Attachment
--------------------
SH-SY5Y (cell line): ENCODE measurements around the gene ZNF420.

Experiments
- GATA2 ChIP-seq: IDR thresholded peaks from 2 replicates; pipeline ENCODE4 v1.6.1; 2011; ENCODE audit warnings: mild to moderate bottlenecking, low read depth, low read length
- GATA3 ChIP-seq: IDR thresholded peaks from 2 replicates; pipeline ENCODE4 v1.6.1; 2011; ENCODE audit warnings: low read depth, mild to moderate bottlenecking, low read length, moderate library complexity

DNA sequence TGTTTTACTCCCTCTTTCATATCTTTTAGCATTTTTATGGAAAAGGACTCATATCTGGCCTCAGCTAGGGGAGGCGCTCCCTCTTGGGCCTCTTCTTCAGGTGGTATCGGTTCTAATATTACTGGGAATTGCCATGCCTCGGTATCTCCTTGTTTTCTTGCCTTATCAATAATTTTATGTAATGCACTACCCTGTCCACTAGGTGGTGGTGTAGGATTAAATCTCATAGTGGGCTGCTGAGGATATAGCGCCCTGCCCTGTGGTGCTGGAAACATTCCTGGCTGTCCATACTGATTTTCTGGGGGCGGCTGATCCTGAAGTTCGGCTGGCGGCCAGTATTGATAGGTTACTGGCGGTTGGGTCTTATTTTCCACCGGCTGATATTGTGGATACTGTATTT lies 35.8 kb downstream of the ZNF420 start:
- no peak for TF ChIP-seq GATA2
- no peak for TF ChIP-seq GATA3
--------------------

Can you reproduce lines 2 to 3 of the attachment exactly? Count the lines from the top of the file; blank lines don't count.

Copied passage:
Experiments
- GATA2 ChIP-seq: IDR thresholded peaks from 2 replicates; pipeline ENCODE4 v1.6.1; 2011; ENCODE audit warnings: mild to moderate bottlenecking, low read depth, low read length